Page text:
A. I would not say "proud", rather I'd say just happy to be a part of the ongoing project. I substantially rewired and electrically modernized a large historic building of architectural prominence in the East Bay.

I am regularly working clients there that are easy to get along, engineers and owners that demand a high grade of service given their position of protecting the building and it's character.

People come from all over the world and want to get in the building on a right now basis without an appointment and I have to turn them away because I have work to do and I am not the owner. It's a beautiful place but I can't be giving unauthorized tours while I have work to do.

The project has led to additional referrals to new clientele.

Q. What are the latest developments in your field? Are there any exciting things coming in the next few years or decade that will change your line of business?

A. Energy efficient products are more and available. People are still using light bulbs that are essentially the same as they were designed in the 1800s for example. Even the CFL replacement fluorescent light bulbs are obsolete by today's standards in LED lighting.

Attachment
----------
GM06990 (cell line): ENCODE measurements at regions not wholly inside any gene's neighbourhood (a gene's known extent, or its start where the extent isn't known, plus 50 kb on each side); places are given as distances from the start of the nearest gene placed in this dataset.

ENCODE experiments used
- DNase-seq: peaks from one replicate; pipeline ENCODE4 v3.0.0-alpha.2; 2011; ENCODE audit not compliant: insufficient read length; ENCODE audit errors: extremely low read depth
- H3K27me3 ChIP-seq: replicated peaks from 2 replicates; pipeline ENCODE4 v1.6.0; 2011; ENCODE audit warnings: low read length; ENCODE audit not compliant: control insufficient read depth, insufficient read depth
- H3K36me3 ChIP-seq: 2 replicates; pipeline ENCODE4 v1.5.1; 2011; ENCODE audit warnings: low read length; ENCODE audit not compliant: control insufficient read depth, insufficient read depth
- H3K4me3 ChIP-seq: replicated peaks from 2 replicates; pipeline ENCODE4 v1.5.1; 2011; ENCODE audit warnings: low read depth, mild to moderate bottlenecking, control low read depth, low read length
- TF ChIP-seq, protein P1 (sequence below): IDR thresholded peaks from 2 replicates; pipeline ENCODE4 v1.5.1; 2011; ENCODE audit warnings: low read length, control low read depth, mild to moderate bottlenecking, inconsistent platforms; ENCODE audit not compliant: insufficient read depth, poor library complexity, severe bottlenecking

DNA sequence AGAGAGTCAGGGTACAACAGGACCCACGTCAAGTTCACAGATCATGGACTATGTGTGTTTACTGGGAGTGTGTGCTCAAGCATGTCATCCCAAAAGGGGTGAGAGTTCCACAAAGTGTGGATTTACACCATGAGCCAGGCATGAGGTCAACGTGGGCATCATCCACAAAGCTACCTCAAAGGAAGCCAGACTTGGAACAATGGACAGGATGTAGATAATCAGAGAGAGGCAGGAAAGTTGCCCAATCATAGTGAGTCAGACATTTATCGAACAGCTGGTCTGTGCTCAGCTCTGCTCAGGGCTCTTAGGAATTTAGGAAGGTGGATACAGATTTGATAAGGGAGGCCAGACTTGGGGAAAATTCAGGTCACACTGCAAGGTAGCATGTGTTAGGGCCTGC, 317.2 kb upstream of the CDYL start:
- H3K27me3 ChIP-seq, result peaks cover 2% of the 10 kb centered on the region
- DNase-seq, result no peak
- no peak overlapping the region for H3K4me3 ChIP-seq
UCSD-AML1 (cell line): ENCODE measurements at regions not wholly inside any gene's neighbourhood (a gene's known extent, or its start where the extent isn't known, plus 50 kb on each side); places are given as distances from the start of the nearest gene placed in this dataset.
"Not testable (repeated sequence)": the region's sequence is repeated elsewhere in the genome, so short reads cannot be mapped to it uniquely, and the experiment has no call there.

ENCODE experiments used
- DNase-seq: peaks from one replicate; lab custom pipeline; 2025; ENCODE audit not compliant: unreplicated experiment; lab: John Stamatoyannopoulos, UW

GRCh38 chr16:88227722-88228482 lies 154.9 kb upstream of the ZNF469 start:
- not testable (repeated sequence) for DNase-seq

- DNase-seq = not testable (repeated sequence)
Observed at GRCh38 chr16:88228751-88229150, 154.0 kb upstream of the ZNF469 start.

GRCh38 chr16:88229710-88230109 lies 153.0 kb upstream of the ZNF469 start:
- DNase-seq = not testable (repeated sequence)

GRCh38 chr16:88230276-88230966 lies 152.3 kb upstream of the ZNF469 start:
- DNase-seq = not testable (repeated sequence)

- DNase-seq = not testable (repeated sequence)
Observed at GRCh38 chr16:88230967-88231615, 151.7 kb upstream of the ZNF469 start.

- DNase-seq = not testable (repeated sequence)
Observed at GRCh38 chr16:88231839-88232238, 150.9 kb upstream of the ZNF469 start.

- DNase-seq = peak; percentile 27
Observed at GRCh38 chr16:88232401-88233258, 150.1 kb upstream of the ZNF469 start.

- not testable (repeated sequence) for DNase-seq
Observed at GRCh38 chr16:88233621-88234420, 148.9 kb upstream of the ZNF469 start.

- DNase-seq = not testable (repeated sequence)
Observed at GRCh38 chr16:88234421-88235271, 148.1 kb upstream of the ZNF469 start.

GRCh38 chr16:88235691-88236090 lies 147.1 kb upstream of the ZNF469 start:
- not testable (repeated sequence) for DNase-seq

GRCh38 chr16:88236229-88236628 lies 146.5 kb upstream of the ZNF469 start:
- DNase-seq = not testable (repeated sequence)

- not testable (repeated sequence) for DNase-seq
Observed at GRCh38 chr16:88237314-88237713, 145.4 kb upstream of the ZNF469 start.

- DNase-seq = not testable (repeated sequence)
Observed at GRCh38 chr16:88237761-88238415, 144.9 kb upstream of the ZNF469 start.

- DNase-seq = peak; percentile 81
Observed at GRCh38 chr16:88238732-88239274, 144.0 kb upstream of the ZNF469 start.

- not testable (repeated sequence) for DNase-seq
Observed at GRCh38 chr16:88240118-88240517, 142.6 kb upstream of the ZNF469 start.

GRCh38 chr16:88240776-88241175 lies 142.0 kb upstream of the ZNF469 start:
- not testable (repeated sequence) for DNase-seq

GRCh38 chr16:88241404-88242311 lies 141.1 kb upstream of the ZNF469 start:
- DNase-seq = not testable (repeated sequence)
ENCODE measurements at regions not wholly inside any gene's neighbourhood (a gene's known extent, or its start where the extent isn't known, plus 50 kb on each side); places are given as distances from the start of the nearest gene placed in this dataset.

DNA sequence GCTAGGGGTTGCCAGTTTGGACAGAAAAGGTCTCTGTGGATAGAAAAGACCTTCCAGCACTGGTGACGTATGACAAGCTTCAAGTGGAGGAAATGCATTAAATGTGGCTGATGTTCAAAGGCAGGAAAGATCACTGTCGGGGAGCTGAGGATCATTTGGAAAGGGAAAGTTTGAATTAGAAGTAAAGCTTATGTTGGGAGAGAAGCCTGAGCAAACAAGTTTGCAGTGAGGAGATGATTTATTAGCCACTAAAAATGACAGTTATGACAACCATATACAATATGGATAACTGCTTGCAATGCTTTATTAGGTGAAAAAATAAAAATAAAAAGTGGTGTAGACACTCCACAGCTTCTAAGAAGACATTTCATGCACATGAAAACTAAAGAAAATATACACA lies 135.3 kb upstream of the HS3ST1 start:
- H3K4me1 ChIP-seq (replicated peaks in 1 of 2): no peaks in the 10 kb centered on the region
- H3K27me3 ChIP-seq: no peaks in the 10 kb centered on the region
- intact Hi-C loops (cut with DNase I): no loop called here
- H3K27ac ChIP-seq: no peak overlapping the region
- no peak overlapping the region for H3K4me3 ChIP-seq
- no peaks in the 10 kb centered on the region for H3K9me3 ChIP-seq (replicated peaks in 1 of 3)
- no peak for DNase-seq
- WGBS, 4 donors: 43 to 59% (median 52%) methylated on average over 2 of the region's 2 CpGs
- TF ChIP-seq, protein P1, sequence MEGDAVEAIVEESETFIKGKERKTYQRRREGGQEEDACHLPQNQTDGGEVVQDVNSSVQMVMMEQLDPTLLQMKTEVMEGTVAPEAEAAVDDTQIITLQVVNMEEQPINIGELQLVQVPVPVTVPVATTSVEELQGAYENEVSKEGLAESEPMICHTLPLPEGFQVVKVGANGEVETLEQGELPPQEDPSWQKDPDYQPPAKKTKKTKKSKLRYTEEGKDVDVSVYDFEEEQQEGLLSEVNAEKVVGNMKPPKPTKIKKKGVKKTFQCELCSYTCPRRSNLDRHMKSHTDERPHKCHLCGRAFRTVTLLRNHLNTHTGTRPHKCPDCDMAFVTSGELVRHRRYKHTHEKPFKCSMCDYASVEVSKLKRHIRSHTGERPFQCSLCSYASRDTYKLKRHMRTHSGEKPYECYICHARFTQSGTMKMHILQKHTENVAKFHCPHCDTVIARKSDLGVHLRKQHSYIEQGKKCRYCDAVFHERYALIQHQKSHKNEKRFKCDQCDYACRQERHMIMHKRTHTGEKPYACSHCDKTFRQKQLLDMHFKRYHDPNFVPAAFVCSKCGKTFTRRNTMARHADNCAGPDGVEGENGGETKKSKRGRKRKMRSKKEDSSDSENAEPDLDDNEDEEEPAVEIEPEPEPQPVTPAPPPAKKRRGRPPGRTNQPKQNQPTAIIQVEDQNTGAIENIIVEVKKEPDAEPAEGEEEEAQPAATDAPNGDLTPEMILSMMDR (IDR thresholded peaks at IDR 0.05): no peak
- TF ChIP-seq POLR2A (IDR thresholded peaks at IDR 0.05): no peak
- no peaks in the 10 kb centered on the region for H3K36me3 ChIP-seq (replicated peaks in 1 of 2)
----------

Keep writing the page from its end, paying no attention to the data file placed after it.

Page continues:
Automated controls for lighting and environmental air. Some of the products are just silly gadgets and some of them can seriously reduce energy costs.

Electric transportation: No one talks about the demand all those vehicles will place on "the grid" in much of the public discourse. Substantial conversion to battery powered cars in huge numbers requires major work to the electricity delivery infrastructure.

Rechargeable battery operated cars? I'll bet you can't keep your smart phone powered up all day!

Solar energy to electricity is clearly appropriate but few people understand the costs involved with the conversion. These changes are not going to happen over night. When you consider off grid power generation to live on and compare that to your utility bill you realize how efficiently and yes, inexpensively, the utility companies deliver electric power on demand.